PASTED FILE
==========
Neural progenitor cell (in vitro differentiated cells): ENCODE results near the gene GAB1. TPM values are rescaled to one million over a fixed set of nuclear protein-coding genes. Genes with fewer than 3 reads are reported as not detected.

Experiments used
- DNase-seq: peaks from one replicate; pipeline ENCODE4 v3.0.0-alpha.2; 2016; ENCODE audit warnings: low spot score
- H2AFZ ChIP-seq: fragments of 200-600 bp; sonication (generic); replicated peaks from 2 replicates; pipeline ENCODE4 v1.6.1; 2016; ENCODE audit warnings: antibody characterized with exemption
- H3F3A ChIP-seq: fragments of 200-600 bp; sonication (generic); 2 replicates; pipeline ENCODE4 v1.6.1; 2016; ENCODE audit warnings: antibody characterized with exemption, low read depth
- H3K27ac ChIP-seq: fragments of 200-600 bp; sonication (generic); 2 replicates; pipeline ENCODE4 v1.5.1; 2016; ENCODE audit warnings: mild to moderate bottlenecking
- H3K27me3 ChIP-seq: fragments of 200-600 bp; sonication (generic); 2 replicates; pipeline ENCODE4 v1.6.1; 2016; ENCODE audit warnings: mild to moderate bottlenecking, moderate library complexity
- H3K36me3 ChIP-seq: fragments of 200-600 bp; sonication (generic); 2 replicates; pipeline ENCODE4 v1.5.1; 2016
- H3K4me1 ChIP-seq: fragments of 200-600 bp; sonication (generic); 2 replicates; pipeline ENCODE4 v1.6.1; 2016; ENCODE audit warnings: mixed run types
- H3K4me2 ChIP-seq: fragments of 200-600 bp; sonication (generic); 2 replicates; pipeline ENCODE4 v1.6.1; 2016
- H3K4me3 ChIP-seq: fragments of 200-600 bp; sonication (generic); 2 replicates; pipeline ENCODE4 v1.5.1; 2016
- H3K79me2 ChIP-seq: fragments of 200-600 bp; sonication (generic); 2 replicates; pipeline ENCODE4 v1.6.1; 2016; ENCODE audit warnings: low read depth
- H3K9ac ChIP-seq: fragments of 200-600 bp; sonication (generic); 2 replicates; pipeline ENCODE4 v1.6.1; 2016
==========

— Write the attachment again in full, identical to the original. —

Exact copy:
Neural progenitor cell (in vitro differentiated cells): ENCODE results near the gene GAB1. TPM values are rescaled to one million over a fixed set of nuclear protein-coding genes. Genes with fewer than 3 reads are reported as not detected.

Experiments used
- DNase-seq: peaks from one replicate; pipeline ENCODE4 v3.0.0-alpha.2; 2016; ENCODE audit warnings: low spot score
- H2AFZ ChIP-seq: fragments of 200-600 bp; sonication (generic); replicated peaks from 2 replicates; pipeline ENCODE4 v1.6.1; 2016; ENCODE audit warnings: antibody characterized with exemption
- H3F3A ChIP-seq: fragments of 200-600 bp; sonication (generic); 2 replicates; pipeline ENCODE4 v1.6.1; 2016; ENCODE audit warnings: antibody characterized with exemption, low read depth
- H3K27ac ChIP-seq: fragments of 200-600 bp; sonication (generic); 2 replicates; pipeline ENCODE4 v1.5.1; 2016; ENCODE audit warnings: mild to moderate bottlenecking
- H3K27me3 ChIP-seq: fragments of 200-600 bp; sonication (generic); 2 replicates; pipeline ENCODE4 v1.6.1; 2016; ENCODE audit warnings: mild to moderate bottlenecking, moderate library complexity
- H3K36me3 ChIP-seq: fragments of 200-600 bp; sonication (generic); 2 replicates; pipeline ENCODE4 v1.5.1; 2016
- H3K4me1 ChIP-seq: fragments of 200-600 bp; sonication (generic); 2 replicates; pipeline ENCODE4 v1.6.1; 2016; ENCODE audit warnings: mixed run types
- H3K4me2 ChIP-seq: fragments of 200-600 bp; sonication (generic); 2 replicates; pipeline ENCODE4 v1.6.1; 2016
- H3K4me3 ChIP-seq: fragments of 200-600 bp; sonication (generic); 2 replicates; pipeline ENCODE4 v1.5.1; 2016
- H3K79me2 ChIP-seq: fragments of 200-600 bp; sonication (generic); 2 replicates; pipeline ENCODE4 v1.6.1; 2016; ENCODE audit warnings: low read depth
- H3K9ac ChIP-seq: fragments of 200-600 bp; sonication (generic); 2 replicates; pipeline ENCODE4 v1.6.1; 2016